In a few years, a small radio telescope on the far side of the moon could help scientists look into the ancient past of the universe.
The lunar instrument, called the Lunar Surface Electro Magnetics Experiment-Night (LuSEE-Night), is a pioneer being developed by the Brookhaven and Lawrence Berkeley National Laboratories of the US Department of Energy, the UC Berkeley Space Science Laboratory and NASA. Science Mission Directorate.
LuSEE-Night is currently scheduled to launch on a private robotic lunar lander in late 2025. (will open in a new tab). After it touches the far side of the Moon, it will attempt to collect the first of its kind measurements from the “Dark Ages” of the universe.
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The Dark Ages refer to the period in the early universe, roughly between 400,000 and 400 million years after the Big Bang, before stars and galaxies began to fully form. On the far side of the Moon, LuSEE-Night will use onboard antennas, radios and a spectrometer to measure the weak Dark Age radio waves in search of what scientists call the Dark Age Signal.
“So far, we can only make predictions about the earlier stages of the universe using a benchmark called the cosmic microwave background. The signal of the Dark Ages will become the new benchmark,” said Ange Slosar, a physicist from Brookhaven. (will open in a new tab). “And if the predictions based on each test don’t match, that means we’ve discovered new physics.”
It is not necessary to expect LuSEE-Night to make such a big breakthrough on its own; after all, it is a trailblazer meant to pave the way for more ambitious tools in the future. The larger project could eventually shed light on important cosmic questions like the nature of dark energy and the creation of the universe, team members say.
The far side of the Moon is a great place to look for faint signals that might hold such clues, because it offers something that the Earth can’t: deep and deep silence. The constant radio bombardment of our planet creates an environment that is too noisy for the ultra-sensitive instruments that LuSEE-Night will use. However, local distance also presents problems.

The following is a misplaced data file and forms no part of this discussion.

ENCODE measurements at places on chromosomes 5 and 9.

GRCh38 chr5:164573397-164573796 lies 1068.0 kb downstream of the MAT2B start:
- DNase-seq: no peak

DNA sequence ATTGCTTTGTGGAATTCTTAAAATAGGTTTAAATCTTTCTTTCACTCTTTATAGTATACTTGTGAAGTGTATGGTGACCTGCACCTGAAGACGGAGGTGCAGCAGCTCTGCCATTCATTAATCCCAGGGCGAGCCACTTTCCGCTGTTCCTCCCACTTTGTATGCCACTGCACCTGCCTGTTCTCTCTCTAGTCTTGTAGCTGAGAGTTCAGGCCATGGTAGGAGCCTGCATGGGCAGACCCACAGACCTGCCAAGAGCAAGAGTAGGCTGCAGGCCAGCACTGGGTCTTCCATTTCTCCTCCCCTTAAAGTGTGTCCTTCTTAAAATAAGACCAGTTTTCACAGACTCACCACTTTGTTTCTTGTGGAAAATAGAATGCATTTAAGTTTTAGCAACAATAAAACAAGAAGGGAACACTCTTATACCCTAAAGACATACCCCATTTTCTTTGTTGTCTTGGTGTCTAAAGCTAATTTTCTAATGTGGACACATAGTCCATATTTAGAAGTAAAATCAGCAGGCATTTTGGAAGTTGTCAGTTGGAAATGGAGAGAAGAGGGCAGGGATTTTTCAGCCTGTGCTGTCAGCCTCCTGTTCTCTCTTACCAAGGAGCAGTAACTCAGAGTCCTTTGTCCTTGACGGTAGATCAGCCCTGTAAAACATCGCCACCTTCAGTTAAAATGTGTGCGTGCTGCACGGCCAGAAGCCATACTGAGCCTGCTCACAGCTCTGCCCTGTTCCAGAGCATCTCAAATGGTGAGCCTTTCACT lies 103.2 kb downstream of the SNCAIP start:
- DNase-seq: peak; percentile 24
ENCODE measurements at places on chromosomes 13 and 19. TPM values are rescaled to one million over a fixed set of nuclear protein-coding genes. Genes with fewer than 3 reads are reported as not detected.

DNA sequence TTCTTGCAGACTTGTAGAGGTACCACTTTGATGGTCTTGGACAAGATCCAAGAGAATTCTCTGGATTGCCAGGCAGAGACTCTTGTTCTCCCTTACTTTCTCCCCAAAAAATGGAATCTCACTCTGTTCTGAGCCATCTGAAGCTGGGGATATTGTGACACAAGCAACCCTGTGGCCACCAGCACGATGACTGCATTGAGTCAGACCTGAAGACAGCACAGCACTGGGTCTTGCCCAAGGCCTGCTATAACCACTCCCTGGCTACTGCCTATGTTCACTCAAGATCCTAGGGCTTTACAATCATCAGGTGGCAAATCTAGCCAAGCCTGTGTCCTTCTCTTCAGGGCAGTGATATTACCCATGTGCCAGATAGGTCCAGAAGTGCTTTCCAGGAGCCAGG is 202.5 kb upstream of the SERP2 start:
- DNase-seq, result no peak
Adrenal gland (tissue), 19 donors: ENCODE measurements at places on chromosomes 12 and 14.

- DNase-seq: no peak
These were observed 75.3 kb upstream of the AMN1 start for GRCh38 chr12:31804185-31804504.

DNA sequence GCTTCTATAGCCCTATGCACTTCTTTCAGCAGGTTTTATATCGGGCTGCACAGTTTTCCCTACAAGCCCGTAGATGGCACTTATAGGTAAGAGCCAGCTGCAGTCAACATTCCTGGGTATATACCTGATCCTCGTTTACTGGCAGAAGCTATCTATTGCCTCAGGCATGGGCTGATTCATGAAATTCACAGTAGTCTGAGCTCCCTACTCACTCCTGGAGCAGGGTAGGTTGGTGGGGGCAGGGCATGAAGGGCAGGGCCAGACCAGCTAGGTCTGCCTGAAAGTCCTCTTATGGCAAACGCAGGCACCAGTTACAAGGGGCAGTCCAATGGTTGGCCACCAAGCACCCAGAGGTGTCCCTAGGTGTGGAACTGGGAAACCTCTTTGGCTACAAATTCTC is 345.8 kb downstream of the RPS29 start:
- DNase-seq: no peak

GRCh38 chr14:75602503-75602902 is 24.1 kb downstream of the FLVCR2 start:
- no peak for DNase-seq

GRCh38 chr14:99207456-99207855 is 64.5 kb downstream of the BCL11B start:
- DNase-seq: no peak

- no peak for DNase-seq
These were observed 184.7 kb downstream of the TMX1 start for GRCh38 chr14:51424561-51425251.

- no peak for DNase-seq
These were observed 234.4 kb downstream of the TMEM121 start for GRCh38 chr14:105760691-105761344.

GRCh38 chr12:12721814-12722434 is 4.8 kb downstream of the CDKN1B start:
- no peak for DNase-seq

It takes a feat of engineering to survive there. Although sometimes erroneously referred to as the “dark side” of the Moon, the part of Earth’s natural satellite that faces away from us in the night sky actually has a day/night cycle, each phase lasting about 14 Earth days. Temperatures on the far side of the moon range from 250 to minus 280 degrees Fahrenheit (121 to minus 173 degrees Celsius).
As such, LuSEE-Night must be designed to withstand two weeks of intense, unforgiving, uninterrupted lunar day, as well as stay on for two weeks of harsh cold darkness—and do it over and over again. The estimated lifetime of a mission on the lunar surface is two years.
“In addition to the significant potential scientific payoff, the demonstration of LuSEE-Night’s lunar night survival technology is critical to long-term, high-priority scientific research from the lunar surface,” said Joel Kearns, Associate Associate Administrator for Research at NASA Science. The same statement was made in a statement from the Office of the Mission.
When everything is in place, LuSEE-Night will launch the Future Commercial Lunar Payload Delivery (CLPS) mission, a NASA initiative that, according to the space agency’s website, “allows for the rapid acquisition of payload delivery services to the Moon from US companies that expand possibilities”. for science, exploration or commercial exploitation of the Moon.”
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